Updated: Sep 17
It is time to put a book in the spotlight. This is one of our favorites at CBV. One of the earlier releases of Suntup 3 years ago and only accessible to buyers of Bridges of Madison County by Suntup: Red Dragon by Thomas Harris - Suntup Editions lettered state. It was a hugely popular release and all 3 states demand a high price on the secondary market. You need deep pockets for any state of Red Dragon by Suntup Editions, but the lettered one in particular. If you are a Thomas Harris collector however, then it should tick all your boxes. Unique binding in red hornback crocodile leather, living author signature from an author who has not spammed it at every opportunity, spectacular art, and very rare. Somehow this book even demands a higher price than a signed 1st edition / 1st printing. Only the future will decide if that remains so. It is definitely rare. Only 26 letters exist and some additional publisher copies. No more than 30-35 is my guess.
The burgundy red sparkling cloth solander case draws immediate attention. When space allows, I have this case diagonally in my bookcase to let the light play with its cloth. Just the spine out feels like a waste of what this production has to display. Its lovely gold foil lettering on the spine-label is well done so we understand you are satisfied by just seeing the spine every day.
Open the solander, and you are welcomed by the scarlet red crocodile leather which rests softly on black velvet. When I first read the description of "hornback" crocodile leather I thought it was referring to the species of crocodile. But I learned it refers to the part of the skin. Here is a useful website explaining the parts of crocodile/alligator leather. So the hornback (had to correct auto-correct 4 times before it accepted that I did not mean horseback) part is the spine which is why we see those beautiful little "horns". If it is alligator or crocodile I couldn't say personally.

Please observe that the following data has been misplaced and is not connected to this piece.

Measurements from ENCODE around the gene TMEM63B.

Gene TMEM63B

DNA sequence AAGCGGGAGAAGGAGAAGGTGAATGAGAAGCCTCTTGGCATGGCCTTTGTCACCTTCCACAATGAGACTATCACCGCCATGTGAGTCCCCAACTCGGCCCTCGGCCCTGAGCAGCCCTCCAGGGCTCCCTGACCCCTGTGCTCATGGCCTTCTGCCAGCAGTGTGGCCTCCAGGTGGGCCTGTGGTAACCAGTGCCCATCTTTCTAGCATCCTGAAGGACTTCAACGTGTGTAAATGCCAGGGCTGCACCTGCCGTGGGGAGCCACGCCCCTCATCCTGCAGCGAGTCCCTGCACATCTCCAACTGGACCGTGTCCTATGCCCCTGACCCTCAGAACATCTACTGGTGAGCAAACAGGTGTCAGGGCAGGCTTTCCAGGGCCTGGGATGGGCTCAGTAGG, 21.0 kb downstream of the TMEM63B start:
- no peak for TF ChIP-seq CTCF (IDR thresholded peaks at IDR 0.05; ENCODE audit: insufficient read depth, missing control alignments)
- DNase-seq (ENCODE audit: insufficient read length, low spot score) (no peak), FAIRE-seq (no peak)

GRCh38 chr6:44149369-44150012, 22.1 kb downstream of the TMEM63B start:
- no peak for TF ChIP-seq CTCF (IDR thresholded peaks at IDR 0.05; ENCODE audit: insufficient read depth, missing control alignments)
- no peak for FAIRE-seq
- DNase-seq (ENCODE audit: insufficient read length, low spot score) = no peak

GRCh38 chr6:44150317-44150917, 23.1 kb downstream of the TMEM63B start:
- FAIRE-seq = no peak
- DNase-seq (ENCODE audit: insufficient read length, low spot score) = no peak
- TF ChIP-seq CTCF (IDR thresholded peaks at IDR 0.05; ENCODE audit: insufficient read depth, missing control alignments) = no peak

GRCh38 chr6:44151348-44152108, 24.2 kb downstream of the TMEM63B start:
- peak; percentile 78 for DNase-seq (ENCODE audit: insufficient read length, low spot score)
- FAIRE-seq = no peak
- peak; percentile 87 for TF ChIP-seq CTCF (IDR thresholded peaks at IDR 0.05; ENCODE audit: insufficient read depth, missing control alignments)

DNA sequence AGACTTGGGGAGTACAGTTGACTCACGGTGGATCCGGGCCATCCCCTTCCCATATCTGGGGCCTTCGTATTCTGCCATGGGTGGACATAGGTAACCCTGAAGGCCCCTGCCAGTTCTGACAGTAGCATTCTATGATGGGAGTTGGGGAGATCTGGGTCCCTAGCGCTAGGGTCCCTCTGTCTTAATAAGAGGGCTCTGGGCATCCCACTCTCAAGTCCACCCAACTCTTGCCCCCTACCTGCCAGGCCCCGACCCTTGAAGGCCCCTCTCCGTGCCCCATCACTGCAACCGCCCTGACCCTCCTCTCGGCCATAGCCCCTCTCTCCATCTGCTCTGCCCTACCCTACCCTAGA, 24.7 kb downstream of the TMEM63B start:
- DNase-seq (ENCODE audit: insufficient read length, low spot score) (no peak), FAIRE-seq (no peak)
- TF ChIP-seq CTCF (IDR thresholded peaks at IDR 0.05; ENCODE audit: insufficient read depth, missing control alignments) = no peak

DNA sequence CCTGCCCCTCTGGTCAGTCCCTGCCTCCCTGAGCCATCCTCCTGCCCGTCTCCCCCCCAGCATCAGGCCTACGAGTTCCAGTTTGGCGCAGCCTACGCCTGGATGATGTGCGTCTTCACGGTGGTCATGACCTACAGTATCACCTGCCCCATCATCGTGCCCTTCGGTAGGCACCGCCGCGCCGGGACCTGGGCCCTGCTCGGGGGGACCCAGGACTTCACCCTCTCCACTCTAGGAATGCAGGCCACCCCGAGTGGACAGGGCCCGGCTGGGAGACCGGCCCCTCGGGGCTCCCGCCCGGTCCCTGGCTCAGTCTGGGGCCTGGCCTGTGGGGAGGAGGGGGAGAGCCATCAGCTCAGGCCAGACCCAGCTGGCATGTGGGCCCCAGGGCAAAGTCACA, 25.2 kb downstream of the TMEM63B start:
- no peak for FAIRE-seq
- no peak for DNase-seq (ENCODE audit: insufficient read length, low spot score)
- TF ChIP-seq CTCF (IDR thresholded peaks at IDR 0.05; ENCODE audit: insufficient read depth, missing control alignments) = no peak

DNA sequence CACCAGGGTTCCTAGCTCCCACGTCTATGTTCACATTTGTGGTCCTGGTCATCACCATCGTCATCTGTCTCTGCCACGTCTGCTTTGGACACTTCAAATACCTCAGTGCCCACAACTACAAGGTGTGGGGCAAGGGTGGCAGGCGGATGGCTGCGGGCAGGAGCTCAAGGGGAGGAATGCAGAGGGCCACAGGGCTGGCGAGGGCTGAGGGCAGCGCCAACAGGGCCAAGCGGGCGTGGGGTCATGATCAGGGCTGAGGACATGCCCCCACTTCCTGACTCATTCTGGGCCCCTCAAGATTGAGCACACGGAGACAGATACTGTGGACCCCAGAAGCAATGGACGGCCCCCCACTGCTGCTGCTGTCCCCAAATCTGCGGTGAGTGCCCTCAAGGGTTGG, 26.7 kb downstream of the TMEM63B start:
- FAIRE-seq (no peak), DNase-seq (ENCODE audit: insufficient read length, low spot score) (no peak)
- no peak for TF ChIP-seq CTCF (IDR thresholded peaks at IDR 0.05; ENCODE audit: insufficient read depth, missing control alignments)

Here are close ups, but even this doesn't do it justice. It feels awesome. Real supple to the touch and a delight to handle and open up.
And open up it does. The indent at the spine makes it open up easily. Not completely like a coptic binding or greater indent would let you, but still far enough to open comfortably without forcing the binding. The endpapers have a nice orange palette.
Then you can get to the best part (I'm a paper nut so I'm biased): The paper. Paul Suntup chose to print this on Strathmore pastel paper which reminded me of my numbered copy of I am Legend which is Teton paper. It has that same beautiful textured grain that works really well for print. While Red Dragon was not printed letterpress it still has an added tactile experience because of that texture in the Strathmore paper.
Here are pictures from I am Legend numbered printed letterpress on Teton paper (which has even more bonus points for the the deckled fore-edge):
And here is Red Dragon lettered printed off-set on Strathmore Pastel:
You have to have the right angle of (sun)light to find the difference and make the indent of the letterpress visible on the IAL copy. It is not something I miss on Red Dragon because of the paper that is used. It looks and feels exquisite.
Jason Mowry put the cherry on the top for me personally. I did not know his art until Red Dragon was announced. Unfortunately the art pieces I was after that were made for this edition were kept in house (I would have done the same), but it did spur me to buy Jason's work. His dreamlike otherworldly watercolor and gouache paintings that often represent the binding power between humans, animals and nature have been captivating me ever since this first encounter. It is one of those special traits of book collecting from small and fine presses. The amount of stories and art that would have never entered my life without this hobby, is staggering. I guess that's what makes this all a form of art for me and will keep me entertained for life. I think I'll leave this blog entry at that. Enjoy the pretty.
Blog entry and pictures by Maurice Lutgens from CBV
*Since there are often different spellings in American English and British English of the same words, I have probably mixed it all up because I am Dutch. Zach is the better writer here ;)